What is a Search: Two Conceptual Flaws in Fourth Amendment Doctrine and Some Hints of a Remedy

72 Pages Posted: 20 Nov 2002 Last revised: 13 Jun 2017

See all articles by Sherry F. Colb

Sherry F. Colb

Cornell University - Law School

Date Written: 2002

Abstract

"What Is A Search: Two Conceptual Flaws in Fourth Amendment Doctrine & Some Hints of a Remedy" analyzes and critiques Fourth Amendment doctrine addressing the question of which government activities count as "searches" for Fourth Amendment purposes. The Article contends that the original articulation of the "reasonable expectation of privacy" standard in Katz v. United States made sense, but that the Court has, in subsequently applying and developing it, effectively robbed the doctrine of its protective power. It has done so through the use of two "moves" that are identified and developed in the Article: the equation of risk with invitation, and the equation of limited with absolute exposure. The Article demonstrates the pervasiveness of these moves as well as the perverse consequences of their application for the future of privacy.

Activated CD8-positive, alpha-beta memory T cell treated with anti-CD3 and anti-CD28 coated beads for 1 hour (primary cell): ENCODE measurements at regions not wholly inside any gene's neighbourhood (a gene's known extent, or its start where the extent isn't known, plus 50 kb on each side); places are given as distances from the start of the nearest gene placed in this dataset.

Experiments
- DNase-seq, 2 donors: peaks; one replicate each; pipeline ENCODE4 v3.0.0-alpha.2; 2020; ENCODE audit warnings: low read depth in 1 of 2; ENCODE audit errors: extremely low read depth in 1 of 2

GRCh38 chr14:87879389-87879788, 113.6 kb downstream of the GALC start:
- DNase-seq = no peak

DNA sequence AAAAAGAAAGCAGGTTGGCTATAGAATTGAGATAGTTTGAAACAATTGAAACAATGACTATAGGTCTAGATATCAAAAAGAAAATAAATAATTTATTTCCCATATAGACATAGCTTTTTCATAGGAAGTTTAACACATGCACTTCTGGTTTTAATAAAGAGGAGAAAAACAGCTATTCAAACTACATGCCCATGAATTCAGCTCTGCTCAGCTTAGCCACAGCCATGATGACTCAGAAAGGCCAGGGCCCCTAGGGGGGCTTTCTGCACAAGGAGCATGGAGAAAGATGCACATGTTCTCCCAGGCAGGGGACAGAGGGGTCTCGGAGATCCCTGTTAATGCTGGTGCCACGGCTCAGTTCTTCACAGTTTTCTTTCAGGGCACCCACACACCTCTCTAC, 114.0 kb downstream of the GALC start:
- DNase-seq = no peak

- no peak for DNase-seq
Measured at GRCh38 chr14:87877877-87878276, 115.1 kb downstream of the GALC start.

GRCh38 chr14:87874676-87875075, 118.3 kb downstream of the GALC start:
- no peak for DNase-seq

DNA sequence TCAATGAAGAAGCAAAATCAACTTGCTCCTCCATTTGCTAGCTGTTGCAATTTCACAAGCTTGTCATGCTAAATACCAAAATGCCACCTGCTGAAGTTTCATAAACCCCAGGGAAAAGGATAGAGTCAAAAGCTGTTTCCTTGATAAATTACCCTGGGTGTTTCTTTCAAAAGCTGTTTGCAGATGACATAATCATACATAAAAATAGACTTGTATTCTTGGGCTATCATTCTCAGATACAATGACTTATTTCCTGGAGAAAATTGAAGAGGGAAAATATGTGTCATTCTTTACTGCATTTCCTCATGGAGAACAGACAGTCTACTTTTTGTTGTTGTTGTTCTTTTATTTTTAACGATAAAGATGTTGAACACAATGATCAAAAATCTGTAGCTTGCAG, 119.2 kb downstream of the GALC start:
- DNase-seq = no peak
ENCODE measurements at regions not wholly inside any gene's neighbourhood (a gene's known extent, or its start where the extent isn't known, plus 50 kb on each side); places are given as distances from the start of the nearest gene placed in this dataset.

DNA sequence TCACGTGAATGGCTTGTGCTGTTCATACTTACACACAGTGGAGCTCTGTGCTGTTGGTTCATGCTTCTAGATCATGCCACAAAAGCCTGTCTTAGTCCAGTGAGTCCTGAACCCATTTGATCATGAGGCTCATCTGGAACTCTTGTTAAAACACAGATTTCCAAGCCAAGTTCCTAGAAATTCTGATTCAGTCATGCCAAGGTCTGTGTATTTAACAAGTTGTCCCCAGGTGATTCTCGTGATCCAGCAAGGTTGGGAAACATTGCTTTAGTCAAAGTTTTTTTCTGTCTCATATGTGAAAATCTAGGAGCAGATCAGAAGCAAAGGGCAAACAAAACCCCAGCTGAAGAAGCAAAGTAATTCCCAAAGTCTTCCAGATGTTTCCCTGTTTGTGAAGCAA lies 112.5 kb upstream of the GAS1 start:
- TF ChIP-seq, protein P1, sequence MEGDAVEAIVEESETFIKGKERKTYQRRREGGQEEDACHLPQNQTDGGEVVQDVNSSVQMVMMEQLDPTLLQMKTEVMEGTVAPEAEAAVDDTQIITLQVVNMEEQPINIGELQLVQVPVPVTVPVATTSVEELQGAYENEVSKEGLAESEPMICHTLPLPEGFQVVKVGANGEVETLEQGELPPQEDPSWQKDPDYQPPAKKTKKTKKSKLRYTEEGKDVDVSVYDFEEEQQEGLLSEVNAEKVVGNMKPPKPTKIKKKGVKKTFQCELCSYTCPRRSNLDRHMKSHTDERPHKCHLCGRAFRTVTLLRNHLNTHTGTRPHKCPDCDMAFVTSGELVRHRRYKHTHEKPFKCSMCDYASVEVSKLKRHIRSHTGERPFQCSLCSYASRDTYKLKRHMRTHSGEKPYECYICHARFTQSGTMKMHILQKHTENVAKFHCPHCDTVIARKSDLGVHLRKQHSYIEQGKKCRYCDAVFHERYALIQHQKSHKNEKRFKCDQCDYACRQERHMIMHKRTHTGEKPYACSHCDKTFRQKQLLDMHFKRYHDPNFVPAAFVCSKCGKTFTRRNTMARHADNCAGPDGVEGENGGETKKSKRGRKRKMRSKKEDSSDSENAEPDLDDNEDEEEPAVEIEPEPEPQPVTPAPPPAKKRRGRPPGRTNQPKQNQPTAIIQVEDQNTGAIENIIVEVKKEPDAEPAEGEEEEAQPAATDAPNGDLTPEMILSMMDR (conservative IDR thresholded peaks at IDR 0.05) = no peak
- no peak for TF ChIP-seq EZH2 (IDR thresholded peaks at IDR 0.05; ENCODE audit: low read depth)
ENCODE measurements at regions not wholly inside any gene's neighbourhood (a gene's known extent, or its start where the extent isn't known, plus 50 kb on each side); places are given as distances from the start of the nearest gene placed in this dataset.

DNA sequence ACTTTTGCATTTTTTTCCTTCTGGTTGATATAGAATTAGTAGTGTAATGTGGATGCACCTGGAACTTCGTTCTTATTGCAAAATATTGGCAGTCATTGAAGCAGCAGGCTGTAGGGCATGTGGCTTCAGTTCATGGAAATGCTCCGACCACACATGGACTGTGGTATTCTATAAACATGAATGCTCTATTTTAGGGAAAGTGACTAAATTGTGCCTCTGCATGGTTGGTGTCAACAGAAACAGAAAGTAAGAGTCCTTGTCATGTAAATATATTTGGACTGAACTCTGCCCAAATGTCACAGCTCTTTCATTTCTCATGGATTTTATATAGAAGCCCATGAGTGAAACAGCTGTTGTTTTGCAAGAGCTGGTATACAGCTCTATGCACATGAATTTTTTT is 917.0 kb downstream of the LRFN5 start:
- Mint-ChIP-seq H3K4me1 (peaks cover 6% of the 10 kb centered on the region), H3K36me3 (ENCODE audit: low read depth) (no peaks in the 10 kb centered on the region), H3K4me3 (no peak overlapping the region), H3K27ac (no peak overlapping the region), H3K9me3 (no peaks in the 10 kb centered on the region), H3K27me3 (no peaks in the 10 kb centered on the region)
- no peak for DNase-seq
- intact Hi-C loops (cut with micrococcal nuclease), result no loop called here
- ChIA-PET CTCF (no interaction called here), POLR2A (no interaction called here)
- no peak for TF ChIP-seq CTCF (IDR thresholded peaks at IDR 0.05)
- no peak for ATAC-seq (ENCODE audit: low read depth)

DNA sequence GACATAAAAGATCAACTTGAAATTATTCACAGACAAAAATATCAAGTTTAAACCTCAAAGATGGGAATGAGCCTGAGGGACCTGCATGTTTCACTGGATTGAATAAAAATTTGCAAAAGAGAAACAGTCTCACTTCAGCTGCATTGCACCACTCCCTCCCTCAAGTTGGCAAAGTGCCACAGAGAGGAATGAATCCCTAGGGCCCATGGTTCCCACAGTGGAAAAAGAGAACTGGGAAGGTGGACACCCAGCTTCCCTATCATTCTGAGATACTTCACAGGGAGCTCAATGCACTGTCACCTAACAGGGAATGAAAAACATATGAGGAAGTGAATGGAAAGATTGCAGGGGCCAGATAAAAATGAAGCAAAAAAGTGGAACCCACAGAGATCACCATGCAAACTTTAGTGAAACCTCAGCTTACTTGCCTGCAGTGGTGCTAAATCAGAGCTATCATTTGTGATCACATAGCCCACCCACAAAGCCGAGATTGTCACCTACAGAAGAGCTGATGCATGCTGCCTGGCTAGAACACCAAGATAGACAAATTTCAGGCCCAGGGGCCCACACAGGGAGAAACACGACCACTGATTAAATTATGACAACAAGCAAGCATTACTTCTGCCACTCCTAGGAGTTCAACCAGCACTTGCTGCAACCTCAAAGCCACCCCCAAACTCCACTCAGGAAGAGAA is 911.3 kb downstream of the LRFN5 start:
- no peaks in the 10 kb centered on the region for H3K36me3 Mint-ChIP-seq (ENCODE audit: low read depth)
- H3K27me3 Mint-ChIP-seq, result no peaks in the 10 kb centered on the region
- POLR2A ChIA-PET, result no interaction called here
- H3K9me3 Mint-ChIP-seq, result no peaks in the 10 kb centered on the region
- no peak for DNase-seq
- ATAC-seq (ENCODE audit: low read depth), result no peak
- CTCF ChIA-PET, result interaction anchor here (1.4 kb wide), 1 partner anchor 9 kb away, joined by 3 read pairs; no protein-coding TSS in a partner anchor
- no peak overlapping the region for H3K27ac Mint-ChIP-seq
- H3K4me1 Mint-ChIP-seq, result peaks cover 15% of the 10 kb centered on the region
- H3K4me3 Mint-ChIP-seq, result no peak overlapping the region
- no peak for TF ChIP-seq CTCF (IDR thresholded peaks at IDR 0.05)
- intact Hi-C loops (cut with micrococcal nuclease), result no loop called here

Keywords: reasonable expectation of privacy, Fourth Amendment, criminal procedure, risk, invitation, consent searches

Suggested Citation

Colb, Sherry F., What is a Search: Two Conceptual Flaws in Fourth Amendment Doctrine and Some Hints of a Remedy (2002). 55 Stanford Law Review 119 (2002). Available at SSRN: https://ssrn.com/abstract=323860

Sherry F. Colb (Contact Author)

Cornell University - Law School ( email )

Myron Taylor Hall
Ithaca, NY 14853
United States

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